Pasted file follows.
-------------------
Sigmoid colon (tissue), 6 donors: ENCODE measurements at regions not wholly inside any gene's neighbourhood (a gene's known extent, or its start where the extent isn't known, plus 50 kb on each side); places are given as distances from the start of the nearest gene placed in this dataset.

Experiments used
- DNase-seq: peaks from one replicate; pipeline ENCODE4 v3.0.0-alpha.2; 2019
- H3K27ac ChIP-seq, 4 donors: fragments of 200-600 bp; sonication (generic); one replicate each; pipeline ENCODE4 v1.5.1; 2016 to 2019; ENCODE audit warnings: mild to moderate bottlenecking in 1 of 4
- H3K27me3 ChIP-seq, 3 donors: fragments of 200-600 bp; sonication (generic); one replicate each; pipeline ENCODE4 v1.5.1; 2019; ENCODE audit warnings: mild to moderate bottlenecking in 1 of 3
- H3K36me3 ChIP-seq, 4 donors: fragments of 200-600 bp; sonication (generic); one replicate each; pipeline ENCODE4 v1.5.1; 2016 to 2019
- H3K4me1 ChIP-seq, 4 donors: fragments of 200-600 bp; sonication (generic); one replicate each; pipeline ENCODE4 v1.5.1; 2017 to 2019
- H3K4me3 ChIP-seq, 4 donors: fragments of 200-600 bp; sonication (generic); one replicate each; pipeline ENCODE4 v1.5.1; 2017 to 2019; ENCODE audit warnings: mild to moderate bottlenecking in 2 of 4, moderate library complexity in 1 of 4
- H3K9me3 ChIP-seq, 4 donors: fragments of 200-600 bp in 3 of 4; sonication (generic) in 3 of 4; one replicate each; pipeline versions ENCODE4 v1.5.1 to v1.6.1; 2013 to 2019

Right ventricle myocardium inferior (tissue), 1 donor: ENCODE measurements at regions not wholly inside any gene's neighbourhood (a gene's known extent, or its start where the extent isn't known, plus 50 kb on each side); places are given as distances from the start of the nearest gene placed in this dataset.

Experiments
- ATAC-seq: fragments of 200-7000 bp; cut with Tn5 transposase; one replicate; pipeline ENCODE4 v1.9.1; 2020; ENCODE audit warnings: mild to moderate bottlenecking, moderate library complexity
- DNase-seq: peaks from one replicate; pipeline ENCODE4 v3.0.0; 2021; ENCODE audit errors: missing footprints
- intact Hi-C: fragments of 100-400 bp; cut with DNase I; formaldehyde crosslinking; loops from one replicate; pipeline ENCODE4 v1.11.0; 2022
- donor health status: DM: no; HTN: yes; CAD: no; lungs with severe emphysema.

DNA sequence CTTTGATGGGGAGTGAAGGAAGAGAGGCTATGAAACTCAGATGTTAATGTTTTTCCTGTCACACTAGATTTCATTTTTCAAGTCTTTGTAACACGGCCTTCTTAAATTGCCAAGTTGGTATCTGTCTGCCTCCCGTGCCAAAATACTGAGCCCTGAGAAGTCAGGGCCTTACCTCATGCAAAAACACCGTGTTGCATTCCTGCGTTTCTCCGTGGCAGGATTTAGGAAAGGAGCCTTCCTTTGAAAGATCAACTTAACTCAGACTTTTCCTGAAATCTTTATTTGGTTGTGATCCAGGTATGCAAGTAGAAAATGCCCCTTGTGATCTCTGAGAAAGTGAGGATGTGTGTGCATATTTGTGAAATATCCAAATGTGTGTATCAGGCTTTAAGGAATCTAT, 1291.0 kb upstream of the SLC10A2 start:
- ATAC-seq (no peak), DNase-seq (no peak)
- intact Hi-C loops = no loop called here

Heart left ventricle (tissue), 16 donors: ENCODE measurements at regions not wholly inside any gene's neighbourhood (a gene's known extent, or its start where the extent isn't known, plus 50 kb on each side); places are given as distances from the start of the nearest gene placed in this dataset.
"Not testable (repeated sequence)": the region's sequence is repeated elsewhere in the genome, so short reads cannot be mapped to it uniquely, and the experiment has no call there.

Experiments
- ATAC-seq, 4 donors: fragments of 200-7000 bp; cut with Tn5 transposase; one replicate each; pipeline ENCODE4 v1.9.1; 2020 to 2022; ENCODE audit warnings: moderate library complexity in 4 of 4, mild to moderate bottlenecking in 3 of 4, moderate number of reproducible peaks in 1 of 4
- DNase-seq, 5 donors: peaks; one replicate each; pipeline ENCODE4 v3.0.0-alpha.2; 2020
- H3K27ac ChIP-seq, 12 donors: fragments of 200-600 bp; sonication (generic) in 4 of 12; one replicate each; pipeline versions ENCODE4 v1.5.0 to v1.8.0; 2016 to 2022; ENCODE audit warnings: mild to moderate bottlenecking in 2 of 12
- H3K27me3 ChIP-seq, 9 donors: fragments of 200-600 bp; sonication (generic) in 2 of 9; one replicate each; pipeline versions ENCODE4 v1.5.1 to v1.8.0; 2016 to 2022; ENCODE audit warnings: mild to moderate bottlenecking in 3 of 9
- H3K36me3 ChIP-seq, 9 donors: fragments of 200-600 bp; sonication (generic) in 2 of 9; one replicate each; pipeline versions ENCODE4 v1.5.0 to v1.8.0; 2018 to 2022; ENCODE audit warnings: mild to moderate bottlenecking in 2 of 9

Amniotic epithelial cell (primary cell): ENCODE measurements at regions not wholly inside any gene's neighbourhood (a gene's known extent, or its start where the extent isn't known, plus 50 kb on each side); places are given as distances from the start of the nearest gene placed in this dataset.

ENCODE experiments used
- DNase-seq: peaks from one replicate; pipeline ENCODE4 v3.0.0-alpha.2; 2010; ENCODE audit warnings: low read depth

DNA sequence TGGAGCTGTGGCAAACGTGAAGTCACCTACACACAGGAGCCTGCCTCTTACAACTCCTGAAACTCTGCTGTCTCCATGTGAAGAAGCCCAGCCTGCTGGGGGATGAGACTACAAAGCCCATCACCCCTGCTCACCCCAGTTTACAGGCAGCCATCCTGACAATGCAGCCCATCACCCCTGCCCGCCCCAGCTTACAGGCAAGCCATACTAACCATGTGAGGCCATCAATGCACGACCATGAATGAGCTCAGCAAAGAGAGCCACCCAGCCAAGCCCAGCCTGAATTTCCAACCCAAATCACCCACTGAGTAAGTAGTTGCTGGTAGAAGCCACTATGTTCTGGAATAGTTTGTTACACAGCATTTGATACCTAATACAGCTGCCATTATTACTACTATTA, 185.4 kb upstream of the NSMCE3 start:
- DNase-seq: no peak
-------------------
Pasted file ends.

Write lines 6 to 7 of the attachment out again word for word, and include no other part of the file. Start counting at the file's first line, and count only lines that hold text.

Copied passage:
- H3K36me3 ChIP-seq, 4 donors: fragments of 200-600 bp; sonication (generic); one replicate each; pipeline ENCODE4 v1.5.1; 2016 to 2019
- H3K4me1 ChIP-seq, 4 donors: fragments of 200-600 bp; sonication (generic); one replicate each; pipeline ENCODE4 v1.5.1; 2017 to 2019